Honduras is rich in silver and gold. So why is this Central American republic plagued by such desperate poverty?
Roman Catholic Church officials in Honduras believe foreign mining concerns like Canada’s Goldcorp Inc. bear much of the blame. They want these companies out of their country – now.
Michael T. Klare is the Five College Professor of Peace and World Security Studies (a joint appointment at Amherst College, Hampshire College, Mount Holyoke College, Smith College, and the University of Massachusetts at Amherst), and Director of the Five College Program in Peace and World Security Studies (PAWSS), a position he has held since 1985.
He joined Joe Broadhurst of the Friday Morning After on CKUT Radio to discuss current and future resource conflicts.
Professor Klare has written widely on U.S. defense policy, the arms trade, and world security affairs. He is the author of: Blood and Oil: The Dangers and Consequences of America’s Growing Dependency on Imported Petroleum (Metropolitan Books, 2004); Resource Wars: The New Landscape of Global Conflict (Metropolitan Books, 2001); Rogue States and Nuclear Outlaws (Hill and Wang, 1995); American Arms Supermarket (University of Texas Press, 1984); Supplying Repression (Field Foundation, 1978; 2nd ed., Institute for Policy Studies, 1981); and War Without End: American Planning for the Next Vietnams (Knopf, 1974).
A series of films by BAFTA-winning producer Adam Curtis that tells the story of the rise of today’s narrow idea of freedom. Part One: F**k You Buddy. [59m29s]
The Trap: What Happened To Our Dream of Freedom? is a three-part series of films written and directed by BAFTA-winning producer Adam Curtis, explaining the origins of our contemporary, narrow idea of freedom.
Curtis believes that if one steps back and looks at what freedom actually means for us today, it’s a strange and limited kind of freedom.
The West fought the Cold War for freedom and individual freedom is the dream of our age. It’s what our leaders promise to give us and defines how we think of ourselves.
And abroad, in Iraq and Afghanistan, the attempt to force freedom on to other people has led to bloody mayhem and the rise of an authoritarian anti-democratic Islamism.
This, in turn, has helped inspire terrorist attacks in Britain. In response, the government has dismantled long-standing laws that were designed to protect our freedom.
Curtis argues that we have forgotten other ideas of freedom. We are in a trap of our own making, a trap that controls us, deprives us of meaning, and causes death and chaos abroad.
Iraqi woman and girls are suffering the trauma of war as widows or orphans, perhaps displaced from their homes, sometimes detained. They are often separated from loved ones & become victims of violence & intimidation.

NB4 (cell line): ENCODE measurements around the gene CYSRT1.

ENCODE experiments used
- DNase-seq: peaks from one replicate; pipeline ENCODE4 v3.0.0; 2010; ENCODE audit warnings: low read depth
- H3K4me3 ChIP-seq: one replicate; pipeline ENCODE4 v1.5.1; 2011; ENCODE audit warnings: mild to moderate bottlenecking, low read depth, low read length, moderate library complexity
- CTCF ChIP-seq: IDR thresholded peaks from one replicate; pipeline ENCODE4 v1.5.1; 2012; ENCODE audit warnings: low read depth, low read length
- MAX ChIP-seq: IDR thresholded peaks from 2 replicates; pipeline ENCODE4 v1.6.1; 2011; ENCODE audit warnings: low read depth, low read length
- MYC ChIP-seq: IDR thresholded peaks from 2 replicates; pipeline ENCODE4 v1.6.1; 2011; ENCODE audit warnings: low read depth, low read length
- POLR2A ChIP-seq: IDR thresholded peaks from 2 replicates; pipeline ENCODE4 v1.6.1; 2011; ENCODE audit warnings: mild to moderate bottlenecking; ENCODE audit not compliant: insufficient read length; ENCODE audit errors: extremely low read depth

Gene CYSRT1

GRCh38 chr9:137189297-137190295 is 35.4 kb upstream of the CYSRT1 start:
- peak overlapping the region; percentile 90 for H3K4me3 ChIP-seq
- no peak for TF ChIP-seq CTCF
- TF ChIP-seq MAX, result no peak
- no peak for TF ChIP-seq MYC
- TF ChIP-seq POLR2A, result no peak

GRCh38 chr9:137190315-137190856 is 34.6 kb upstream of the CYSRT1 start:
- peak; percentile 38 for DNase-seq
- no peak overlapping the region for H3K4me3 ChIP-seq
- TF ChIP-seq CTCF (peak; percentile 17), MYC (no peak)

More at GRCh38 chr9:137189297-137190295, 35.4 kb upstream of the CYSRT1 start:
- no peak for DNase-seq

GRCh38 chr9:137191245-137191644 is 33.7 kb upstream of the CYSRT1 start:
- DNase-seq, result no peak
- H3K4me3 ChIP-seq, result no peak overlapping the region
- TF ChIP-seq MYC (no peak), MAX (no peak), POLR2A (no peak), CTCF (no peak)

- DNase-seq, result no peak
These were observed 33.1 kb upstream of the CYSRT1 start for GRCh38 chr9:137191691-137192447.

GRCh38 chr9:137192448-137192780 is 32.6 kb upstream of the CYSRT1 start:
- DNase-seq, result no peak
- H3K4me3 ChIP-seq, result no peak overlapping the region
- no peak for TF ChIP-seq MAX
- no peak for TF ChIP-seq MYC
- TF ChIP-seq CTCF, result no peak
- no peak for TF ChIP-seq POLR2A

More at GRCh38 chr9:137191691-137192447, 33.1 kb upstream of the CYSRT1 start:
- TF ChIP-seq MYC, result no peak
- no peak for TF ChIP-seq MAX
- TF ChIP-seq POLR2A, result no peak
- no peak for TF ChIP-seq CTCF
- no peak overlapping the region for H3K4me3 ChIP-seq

An excerpt from “Building Bridges: Bearing Witness: A Portrait of Women In War, Iraq”, was played on the March 16, 2007 Friday Morning After around 7:25 am.
Investigative reporter Seymour Hersh joins (Democracy Now!) to talk about his explosive new article in the New Yorker Magazine. Hersh reports that John Negroponte’s decision to resign as National Intelligence Director was made in part because of the Bush administration’s covert actions including the indirect funding of radical Sunni groups – some with ties to al-Qaeda – to counter Shiite groups backed by Iran. Hersh also reports the Pentagon has established a special planning group to plan a bombing attack on Iran and U.S. military and special-operations teams have already crossed the border into Iran in pursuit of Iranian operatives. [includes rush transcript]
Within hours of Tony Blair’s announcement of troop withdrawals from Iraq, defence minister Des Browne confirmed that an extra 1,400 British troops were to be deployed in Afghanistan.
The decision was welcomed by Liberal Democrat leader, Sir Menzies Campbell, who applauded the government for committing extra resources to the “winnable” campaign in Afghanistan.
Yet the occupation of Afghanistan is far from winnable. Rather, it is fast approaching “breaking point”, with a collapse in support for the US-backed government and growing backing for the insurgency.
These are the findings of the Washington-based Centre for Strategic and International Studies (CSIS), in a survey financed by USAID, an arm of the US government.
The report, entitled Breaking Point: Measuring Progress In Afghanistan 2007, is based on a wide ranging survey that includes thousands of interviews with ordinary Afghans and analysis of news stories and opinion polls.
If there was any remaining doubt that the BBC reported the collapse of Building 7 over 20 minutes before it fell then it has now evaporated with the discovery of footage from the BBC’s News 24 channel that shows the time stamp at 21:54 (4:54PM EST) when news of the Salomon Brothers Building is first broadcast, a full 26 minutes in advance of its collapse.
In all the endless coverage of the American ”surge” committing 20,000 extra troops to the war in Iraq, there has been barely a word about the likely consequences for the civilian population. A report in the Lancet medical journal last year estimated that, as of July 2006, 655,000 Iraqis had died as a result of the US-UK invasion – one in seven families had lost a household member.
Over the last month, some 2,340 articles in the national UK press have mentioned the word ‘Iraq’. Of these, seven have also mentioned the words ‘civilian casualties’. Over the same period the words ‘Iraq’ and ‘Matty Hull’ have appeared in 128 articles. As most people will know, Matty Hull was a British soldier killed in a ‘friendly fire‘ incident.
This is hardly a scientific analysis, but it gives an idea of the relative silence surrounding the issue.